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Tania Runyan


The Mark of the Beast / The Mark of the Lamb

The Mark of the Beast

Whatever you do, mom tells me at bedtime,
don't let a creature put a mark on your head.
I'll probably be long dead and gone.
There is no such thing as far, as future.
I lie under an avalanche of stuffed animals,
nauseated over kickball in the morning.
Probably when the years start with twenty,
she says. Oh, that then, when I will ride monorails
in a silver jumpsuit. I'll worry
when I see it, a Snuffleupagus of sorts
hurtling toward me with a librarian's stamp.
She grabs my shoulder. When he comes,
just duck and pray to Jesus.
I try that most days, when the ball flies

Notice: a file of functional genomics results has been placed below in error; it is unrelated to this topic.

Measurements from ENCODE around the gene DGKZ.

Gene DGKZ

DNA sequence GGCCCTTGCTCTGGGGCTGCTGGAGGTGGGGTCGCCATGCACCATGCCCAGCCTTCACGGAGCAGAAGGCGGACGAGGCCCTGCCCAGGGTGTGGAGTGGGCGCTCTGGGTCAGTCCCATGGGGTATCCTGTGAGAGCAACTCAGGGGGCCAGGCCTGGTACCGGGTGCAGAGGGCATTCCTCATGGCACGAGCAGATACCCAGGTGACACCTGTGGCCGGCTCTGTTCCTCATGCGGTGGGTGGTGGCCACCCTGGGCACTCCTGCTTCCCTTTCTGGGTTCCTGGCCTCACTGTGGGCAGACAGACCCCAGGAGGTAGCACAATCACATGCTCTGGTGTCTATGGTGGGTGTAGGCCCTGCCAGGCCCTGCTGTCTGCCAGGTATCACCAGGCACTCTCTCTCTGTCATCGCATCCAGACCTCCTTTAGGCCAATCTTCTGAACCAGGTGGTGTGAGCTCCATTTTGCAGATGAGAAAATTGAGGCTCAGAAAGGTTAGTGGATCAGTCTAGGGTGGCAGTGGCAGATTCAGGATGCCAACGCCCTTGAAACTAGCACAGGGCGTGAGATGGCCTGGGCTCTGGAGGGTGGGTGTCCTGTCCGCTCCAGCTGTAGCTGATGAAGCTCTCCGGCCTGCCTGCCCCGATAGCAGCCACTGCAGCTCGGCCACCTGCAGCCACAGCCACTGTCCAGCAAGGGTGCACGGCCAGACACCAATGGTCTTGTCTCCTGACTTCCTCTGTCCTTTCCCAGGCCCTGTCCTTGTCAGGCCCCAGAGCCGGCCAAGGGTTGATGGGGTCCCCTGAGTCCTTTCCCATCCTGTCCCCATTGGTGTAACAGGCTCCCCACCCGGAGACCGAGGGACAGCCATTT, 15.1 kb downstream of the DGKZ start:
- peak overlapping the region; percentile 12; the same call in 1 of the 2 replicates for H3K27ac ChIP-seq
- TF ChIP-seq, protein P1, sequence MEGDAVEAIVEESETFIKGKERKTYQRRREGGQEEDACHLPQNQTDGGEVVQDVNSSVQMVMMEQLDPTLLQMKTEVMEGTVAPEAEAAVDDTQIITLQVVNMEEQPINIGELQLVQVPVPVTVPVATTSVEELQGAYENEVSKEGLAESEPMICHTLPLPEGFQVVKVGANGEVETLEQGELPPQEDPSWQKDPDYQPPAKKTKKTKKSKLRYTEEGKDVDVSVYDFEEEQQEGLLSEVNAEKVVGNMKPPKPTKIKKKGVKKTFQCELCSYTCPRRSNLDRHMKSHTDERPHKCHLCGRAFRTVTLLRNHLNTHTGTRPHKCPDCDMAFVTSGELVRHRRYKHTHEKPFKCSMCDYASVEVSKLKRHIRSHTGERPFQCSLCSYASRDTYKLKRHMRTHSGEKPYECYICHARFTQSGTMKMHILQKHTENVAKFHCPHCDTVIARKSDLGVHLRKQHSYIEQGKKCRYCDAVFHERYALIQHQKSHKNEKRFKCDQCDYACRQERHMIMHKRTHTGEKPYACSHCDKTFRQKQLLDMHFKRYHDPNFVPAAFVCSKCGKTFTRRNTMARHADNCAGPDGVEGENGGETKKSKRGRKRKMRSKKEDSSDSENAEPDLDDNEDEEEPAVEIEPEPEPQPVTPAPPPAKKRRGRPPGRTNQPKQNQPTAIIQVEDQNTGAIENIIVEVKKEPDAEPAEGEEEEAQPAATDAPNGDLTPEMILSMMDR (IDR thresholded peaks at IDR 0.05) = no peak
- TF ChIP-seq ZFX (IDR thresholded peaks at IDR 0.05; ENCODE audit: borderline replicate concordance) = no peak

toward my left-field hiding place,
my teammates throwing down their caps.
Our father who art in heaven,
please let it go the other way
before I clasp the air and trip, drop it
between my pencil legs, or face another
horrible end I can't predict.

The Mark of the Lamb

Meanwhile, the 144,000 received the mark of the lamb,
a paw print of glitter on their foreheads.
His voice washed over them like a river lit with silt.
Harps rolled out the thickest, goldest arpeggios.
We've been instructed to want a Baz Lurhmann afterlife,
not the subtle, oaky undertones of Christ in the wilderness,
women spilling hair on his feet. But when I died,
I turned away from the light. Walk toward my face,
he said. Quiet, thorn-pocked, creased with the desert.
Reflections of unthrown stones in his eyes.

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